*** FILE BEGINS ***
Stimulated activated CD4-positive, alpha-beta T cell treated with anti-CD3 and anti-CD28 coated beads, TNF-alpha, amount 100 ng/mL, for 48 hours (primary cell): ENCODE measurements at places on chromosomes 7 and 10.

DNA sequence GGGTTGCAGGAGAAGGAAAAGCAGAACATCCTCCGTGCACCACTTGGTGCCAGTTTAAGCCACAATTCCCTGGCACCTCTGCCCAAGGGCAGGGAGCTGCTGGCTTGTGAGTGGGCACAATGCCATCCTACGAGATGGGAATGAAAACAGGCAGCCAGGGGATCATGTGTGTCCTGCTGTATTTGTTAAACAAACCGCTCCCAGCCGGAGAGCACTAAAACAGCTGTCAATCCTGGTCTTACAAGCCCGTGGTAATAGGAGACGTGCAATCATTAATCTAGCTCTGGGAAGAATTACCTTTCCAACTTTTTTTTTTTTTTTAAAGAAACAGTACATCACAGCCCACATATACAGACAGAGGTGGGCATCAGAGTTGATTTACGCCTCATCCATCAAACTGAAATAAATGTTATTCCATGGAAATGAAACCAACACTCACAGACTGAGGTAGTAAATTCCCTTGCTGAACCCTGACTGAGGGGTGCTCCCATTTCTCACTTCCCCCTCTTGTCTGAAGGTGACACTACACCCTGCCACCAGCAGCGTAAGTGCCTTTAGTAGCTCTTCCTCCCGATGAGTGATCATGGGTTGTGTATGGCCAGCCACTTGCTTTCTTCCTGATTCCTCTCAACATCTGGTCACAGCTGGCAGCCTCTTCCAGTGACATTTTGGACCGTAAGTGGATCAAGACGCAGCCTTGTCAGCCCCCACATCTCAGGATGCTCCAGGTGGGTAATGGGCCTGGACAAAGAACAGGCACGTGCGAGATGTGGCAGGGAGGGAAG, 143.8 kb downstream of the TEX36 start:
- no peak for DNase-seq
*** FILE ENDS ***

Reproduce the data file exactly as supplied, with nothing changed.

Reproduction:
Stimulated activated CD4-positive, alpha-beta T cell treated with anti-CD3 and anti-CD28 coated beads, TNF-alpha, amount 100 ng/mL, for 48 hours (primary cell): ENCODE measurements at places on chromosomes 7 and 10.

DNA sequence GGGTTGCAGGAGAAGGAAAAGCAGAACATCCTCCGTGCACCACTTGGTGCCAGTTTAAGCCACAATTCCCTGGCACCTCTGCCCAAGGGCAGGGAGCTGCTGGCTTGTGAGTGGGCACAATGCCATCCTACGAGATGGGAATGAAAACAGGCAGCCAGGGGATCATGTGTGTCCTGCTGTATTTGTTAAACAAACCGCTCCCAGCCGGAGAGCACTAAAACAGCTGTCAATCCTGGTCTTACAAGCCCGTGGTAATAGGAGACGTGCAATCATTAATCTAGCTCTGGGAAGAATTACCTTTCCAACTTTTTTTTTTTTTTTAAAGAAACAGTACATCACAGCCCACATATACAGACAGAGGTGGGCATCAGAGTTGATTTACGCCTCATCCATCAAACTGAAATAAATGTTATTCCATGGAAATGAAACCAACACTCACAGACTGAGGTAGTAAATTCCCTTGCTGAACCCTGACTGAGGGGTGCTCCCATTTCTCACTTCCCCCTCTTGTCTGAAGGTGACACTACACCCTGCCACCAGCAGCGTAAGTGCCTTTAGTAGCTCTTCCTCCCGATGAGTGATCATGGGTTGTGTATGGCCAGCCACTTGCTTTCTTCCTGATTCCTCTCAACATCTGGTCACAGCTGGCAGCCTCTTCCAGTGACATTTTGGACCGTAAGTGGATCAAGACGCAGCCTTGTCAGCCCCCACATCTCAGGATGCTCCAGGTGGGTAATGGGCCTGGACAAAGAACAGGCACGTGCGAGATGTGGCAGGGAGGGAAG, 143.8 kb downstream of the TEX36 start:
- no peak for DNase-seq